House Homeland Security Committee Chairman Michael McCaul said Sunday that the U.S. has stopped at least one threat made against Pope Francis, who arrives in Washington D.C. for a visit next week.
The pope "is a very passionate man. He likes to get out with the people. And with that comes a large security risk," McCaul said Sunday on ABC's "This Week." "We are monitoring very closely threats against the pope as he comes in to the United States. We have disrupted one particular case in particular."
"But as that date approaches, I think we're all very -- be very vigilant to protect him as he comes into the United States," he added.
McCaul said he received a classified briefing from the Secret Service on the papal visit and that he is "concerned" at the threat of lone wolf attacks.
The pope arrives in Washington next Tuesday after visiting Cuba. He will meet privately with President Obama and become the first pontiff to address a joint meeting of Congress. In New York City, he will address the United Nations General Assembly and conduct a procession through Central Park. In Philadelphia, his third and final stop, he will deliver a speech on immigration and religious freedom and conduct an outdoor mass.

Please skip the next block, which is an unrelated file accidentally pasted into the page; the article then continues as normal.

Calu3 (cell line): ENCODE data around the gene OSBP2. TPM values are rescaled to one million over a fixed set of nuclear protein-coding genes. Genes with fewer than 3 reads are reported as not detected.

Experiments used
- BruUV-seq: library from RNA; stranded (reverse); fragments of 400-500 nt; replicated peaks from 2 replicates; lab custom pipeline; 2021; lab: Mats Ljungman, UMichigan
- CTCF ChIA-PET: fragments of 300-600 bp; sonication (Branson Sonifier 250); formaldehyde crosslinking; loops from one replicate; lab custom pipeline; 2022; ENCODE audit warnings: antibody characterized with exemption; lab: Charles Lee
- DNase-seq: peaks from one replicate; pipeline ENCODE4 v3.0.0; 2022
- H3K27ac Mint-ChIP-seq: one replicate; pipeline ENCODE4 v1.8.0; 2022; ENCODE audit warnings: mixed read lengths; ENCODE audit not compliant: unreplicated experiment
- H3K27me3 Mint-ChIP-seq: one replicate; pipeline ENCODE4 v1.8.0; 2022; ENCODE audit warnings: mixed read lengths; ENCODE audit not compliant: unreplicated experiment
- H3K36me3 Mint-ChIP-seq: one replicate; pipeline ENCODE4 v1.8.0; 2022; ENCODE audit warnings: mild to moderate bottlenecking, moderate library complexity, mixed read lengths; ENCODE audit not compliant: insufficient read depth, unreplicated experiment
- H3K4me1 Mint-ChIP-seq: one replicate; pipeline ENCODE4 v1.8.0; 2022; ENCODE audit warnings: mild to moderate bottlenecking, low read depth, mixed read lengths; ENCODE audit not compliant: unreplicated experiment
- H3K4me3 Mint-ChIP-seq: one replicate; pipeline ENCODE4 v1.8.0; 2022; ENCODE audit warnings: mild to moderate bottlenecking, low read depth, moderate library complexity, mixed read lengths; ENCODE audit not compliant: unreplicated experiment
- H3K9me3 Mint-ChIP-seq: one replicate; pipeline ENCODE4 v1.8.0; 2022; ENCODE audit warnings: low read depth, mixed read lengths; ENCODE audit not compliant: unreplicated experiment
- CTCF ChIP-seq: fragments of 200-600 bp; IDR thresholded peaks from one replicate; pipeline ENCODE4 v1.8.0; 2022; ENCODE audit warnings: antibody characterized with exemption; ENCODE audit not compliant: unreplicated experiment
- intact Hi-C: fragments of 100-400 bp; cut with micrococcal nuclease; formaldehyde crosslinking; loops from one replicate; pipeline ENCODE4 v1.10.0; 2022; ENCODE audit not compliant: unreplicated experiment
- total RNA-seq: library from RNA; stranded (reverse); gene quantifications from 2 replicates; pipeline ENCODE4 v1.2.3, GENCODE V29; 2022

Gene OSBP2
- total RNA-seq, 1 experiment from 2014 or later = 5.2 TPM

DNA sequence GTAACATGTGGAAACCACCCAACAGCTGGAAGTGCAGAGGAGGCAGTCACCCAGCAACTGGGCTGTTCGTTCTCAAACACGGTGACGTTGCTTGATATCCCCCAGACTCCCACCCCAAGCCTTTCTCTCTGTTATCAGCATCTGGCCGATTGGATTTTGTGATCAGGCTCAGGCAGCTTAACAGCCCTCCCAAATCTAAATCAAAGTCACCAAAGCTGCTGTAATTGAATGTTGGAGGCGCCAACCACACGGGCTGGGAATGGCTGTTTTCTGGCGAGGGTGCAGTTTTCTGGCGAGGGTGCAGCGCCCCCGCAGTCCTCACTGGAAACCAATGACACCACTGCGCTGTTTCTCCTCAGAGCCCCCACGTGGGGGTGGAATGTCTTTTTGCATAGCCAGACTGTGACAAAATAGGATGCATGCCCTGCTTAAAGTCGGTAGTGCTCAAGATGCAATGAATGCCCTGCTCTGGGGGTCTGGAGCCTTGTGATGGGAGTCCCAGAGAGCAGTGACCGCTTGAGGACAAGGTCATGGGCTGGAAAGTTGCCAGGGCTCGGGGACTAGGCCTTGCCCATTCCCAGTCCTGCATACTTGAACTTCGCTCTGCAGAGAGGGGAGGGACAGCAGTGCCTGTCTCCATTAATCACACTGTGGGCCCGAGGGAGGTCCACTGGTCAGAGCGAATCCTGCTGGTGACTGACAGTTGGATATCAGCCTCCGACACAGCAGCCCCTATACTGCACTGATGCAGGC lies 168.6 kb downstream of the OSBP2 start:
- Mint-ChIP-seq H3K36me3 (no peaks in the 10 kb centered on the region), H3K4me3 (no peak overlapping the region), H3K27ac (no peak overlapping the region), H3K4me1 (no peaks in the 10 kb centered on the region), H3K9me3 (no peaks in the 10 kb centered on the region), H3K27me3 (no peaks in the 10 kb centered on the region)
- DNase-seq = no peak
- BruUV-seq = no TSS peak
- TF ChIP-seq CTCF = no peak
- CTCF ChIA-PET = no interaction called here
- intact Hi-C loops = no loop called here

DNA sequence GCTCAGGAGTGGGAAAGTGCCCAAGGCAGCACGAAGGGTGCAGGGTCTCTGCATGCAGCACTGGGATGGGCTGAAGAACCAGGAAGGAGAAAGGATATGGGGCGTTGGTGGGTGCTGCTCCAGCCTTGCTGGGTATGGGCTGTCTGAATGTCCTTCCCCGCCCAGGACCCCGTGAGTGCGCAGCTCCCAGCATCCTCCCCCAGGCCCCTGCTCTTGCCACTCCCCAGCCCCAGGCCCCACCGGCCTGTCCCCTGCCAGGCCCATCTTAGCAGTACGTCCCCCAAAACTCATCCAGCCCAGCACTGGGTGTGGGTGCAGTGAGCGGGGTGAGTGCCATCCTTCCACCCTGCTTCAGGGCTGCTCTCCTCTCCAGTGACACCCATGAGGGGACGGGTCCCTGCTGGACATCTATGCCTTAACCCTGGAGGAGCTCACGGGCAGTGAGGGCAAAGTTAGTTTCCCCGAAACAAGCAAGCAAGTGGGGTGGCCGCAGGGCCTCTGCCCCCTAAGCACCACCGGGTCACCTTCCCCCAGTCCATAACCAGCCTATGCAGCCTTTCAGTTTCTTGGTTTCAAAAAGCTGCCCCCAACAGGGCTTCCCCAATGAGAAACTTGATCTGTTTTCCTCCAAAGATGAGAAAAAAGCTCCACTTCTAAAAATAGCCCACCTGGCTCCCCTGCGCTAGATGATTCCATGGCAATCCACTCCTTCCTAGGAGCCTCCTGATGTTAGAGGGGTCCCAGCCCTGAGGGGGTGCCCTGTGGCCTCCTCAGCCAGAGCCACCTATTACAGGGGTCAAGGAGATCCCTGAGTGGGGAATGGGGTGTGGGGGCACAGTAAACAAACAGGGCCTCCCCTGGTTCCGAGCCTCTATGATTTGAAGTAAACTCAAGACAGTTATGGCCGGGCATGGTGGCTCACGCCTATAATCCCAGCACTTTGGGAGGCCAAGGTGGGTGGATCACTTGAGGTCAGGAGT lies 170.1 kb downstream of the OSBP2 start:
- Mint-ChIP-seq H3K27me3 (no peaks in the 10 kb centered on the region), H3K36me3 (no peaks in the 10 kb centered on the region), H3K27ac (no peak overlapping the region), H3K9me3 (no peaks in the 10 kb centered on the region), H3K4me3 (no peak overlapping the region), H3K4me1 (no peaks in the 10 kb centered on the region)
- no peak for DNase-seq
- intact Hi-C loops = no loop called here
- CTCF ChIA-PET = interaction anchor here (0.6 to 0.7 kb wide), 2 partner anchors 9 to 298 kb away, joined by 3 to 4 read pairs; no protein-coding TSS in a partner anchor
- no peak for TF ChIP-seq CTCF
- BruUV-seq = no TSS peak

Security preparations for the pope's visit include screening checkpoints, airspace restrictions and a ban on selfie sticks and backpacks at papal events. There will be airport-style screenings at checkpoints along his motorcade routes and extensive street closures in every city he is visiting.
This article has been updated to reflect the fact that Philadelphia is the third stop for Pope Francis, not the second stop.
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